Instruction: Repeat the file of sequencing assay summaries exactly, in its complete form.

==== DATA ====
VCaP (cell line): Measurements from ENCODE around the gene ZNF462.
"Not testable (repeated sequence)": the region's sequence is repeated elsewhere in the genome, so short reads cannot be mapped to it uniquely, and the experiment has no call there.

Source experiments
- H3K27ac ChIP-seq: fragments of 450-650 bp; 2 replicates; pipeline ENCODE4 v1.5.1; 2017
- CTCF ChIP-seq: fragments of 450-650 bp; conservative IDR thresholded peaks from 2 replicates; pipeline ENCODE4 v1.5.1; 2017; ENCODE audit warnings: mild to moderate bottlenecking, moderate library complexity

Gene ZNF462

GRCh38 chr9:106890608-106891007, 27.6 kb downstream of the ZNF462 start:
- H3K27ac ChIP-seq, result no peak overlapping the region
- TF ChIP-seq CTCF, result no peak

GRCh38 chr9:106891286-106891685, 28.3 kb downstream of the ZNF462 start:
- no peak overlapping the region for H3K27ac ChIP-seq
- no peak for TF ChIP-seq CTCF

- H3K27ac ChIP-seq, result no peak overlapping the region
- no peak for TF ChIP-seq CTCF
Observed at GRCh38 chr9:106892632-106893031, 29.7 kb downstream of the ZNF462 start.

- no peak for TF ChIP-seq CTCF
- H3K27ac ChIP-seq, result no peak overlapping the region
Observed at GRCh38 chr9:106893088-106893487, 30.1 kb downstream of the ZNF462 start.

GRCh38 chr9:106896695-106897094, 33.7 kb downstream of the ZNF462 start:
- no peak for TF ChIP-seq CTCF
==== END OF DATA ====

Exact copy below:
VCaP (cell line): Measurements from ENCODE around the gene ZNF462.
"Not testable (repeated sequence)": the region's sequence is repeated elsewhere in the genome, so short reads cannot be mapped to it uniquely, and the experiment has no call there.

Source experiments
- H3K27ac ChIP-seq: fragments of 450-650 bp; 2 replicates; pipeline ENCODE4 v1.5.1; 2017
- CTCF ChIP-seq: fragments of 450-650 bp; conservative IDR thresholded peaks from 2 replicates; pipeline ENCODE4 v1.5.1; 2017; ENCODE audit warnings: mild to moderate bottlenecking, moderate library complexity

Gene ZNF462

GRCh38 chr9:106890608-106891007, 27.6 kb downstream of the ZNF462 start:
- H3K27ac ChIP-seq, result no peak overlapping the region
- TF ChIP-seq CTCF, result no peak

GRCh38 chr9:106891286-106891685, 28.3 kb downstream of the ZNF462 start:
- no peak overlapping the region for H3K27ac ChIP-seq
- no peak for TF ChIP-seq CTCF

- H3K27ac ChIP-seq, result no peak overlapping the region
- no peak for TF ChIP-seq CTCF
Observed at GRCh38 chr9:106892632-106893031, 29.7 kb downstream of the ZNF462 start.

- no peak for TF ChIP-seq CTCF
- H3K27ac ChIP-seq, result no peak overlapping the region
Observed at GRCh38 chr9:106893088-106893487, 30.1 kb downstream of the ZNF462 start.

GRCh38 chr9:106896695-106897094, 33.7 kb downstream of the ZNF462 start:
- no peak for TF ChIP-seq CTCF